what we have seen already is that all the bears on this site were right in their predictions that housing has got too expensive for people to be able to afford and that a contraction in funding (which seems to be getting worse again) will prevent people from being able to pay 2007 prices.

However what we got wrong was to underestimate the effect that would have on the supply side. It seems that sibley and Hamish actually had a point in their argument that sounded very stupid at the time - that people will not sell their houses 'on the cheap'.

That is what is happening. People mostly.can't get the prices they think their house is worth so are not selling.

What he are waiting for now is something that will bring supply back in line with (effective) demand. something that makes vendors sell at lower prices. This will either happen due to a quick shock (repossessions ect) or through a long drawn out 10 year period of stagnation. Either way it has to happen.

I disagree.

It is obvious that very few people will be prepared to realise either losses or what they see as reduced prices on asset sales voluntarily. What we expected was that the recession would lead to forced sales and therefore a reduction in prices over increased volume.

"Our" mistake I think was twofold.

1) A failure to recognise how much the british economy insofar as it exists is bound up in and dependant on inflated asset prices especially land.

2) Not seeing what length Brown and his loony govt would go to to prop them up. We have been literally printing money FFS, who (bar Injin, and the gold bugs who all got called loons before the fact) would have predicted that?

Share this post


Link to post
Share on other sites
Guest DissipatedYouthIsValuable

Wake me when we have Japanese style 87% contraction in asset values, when the dicks in charge realise that fiscal tightening and creating unemployment don't help their game.

Share this post


Link to post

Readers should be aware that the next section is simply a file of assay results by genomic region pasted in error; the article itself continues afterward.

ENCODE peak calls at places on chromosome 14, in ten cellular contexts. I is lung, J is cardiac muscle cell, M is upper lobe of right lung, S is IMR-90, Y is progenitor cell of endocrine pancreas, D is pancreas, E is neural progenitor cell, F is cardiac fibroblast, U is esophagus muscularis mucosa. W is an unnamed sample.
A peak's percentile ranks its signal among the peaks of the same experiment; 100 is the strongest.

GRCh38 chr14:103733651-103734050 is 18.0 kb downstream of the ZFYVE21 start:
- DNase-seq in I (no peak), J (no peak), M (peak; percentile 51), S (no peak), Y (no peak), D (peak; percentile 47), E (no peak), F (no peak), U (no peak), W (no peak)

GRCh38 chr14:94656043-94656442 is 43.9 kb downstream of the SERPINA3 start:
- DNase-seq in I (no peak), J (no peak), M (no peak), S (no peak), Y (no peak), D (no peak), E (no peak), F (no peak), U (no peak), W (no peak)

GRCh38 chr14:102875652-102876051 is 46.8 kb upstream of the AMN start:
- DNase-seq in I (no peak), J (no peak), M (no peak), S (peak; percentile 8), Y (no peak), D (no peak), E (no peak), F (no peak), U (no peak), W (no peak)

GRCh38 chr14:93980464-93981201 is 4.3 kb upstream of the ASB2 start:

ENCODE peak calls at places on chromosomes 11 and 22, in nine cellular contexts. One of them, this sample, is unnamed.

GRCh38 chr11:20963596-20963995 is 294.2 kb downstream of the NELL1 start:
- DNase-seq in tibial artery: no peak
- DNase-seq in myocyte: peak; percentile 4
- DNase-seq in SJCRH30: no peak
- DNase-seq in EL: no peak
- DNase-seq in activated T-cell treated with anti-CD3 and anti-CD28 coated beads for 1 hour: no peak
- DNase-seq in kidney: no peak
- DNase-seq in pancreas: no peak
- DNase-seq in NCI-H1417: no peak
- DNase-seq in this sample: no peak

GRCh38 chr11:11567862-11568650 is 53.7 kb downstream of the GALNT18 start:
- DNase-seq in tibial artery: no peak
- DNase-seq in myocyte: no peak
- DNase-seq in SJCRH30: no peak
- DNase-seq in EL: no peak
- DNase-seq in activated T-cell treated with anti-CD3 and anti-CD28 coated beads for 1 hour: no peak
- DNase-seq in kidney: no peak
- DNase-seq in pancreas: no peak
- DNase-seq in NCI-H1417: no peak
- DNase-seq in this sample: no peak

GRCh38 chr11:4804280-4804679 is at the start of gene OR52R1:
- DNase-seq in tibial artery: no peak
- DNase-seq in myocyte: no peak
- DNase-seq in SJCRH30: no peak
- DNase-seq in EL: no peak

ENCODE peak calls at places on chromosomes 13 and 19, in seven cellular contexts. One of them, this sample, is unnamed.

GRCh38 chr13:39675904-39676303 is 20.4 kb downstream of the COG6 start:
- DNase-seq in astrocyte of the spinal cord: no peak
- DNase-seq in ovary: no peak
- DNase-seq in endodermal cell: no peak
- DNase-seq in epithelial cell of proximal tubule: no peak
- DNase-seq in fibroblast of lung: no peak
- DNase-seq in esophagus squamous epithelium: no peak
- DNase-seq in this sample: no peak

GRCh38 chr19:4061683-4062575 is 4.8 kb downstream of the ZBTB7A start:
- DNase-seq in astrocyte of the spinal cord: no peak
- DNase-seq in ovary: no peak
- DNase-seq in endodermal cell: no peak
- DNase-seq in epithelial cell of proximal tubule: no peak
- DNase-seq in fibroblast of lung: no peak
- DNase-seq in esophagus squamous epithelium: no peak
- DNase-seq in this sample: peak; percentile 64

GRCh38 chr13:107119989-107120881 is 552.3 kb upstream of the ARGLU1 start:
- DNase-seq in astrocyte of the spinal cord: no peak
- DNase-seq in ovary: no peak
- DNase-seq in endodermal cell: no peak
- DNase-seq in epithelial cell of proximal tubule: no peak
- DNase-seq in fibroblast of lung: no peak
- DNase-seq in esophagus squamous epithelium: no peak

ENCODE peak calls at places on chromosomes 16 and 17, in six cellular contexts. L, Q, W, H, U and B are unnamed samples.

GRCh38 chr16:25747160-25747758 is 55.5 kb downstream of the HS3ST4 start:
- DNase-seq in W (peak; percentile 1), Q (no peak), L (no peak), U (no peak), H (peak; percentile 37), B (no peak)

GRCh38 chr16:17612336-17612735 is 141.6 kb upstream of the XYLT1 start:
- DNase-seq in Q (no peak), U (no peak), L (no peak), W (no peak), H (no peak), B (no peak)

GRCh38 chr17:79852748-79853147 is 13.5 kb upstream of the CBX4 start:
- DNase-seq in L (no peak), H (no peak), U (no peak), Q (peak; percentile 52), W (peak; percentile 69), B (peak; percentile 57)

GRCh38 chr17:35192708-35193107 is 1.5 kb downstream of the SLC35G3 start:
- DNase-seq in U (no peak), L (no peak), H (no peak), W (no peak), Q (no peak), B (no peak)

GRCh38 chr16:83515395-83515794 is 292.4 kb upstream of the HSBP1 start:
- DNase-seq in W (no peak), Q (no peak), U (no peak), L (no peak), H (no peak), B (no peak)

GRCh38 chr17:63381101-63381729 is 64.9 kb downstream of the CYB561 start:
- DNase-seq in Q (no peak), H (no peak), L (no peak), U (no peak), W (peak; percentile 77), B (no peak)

Share on other sites

(...)

1) A failure to recognise how much the british economy insofar as it exists is bound up in and dependant on inflated asset prices especially land.

(...)

"especially land. planning permits."

Only in London and a few other city centres the scarcity of building plots is due to real, physical lack of space. In most of the country (like here, in West Sussex) the scarcity is politically generated, by an alliance of NIMBYs and local governments.

.

Edited by Tired of Waiting

Share this post


Link to post
Share on other sites

Join the conversation

You can post now and register later. If you have an account, sign in now to post with your account.

Guest
Reply to this topic...

×   Pasted as rich text.   Paste as plain text instead

  Only 75 emoji are allowed.

×   Your link has been automatically embedded.   Display as a link instead

×   Your previous content has been restored.   Clear editor

×   You cannot paste images directly. Upload or insert images from URL.

Loading...

  • Recently Browsing   0 members

    No registered users viewing this page.

  • 259 Brexit, House prices and Summer 2020

    1. 1. Including the effects Brexit, where do you think average UK house prices will be relative to now in June 2020?


      • down 5% +
      • down 2.5%
      • Even
      • up 2.5%
      • up 5%



×
×
  • Create New...

Important Information

We have placed cookies on your device to help make this website better. You can adjust your cookie settings, otherwise we'll assume you're okay to continue.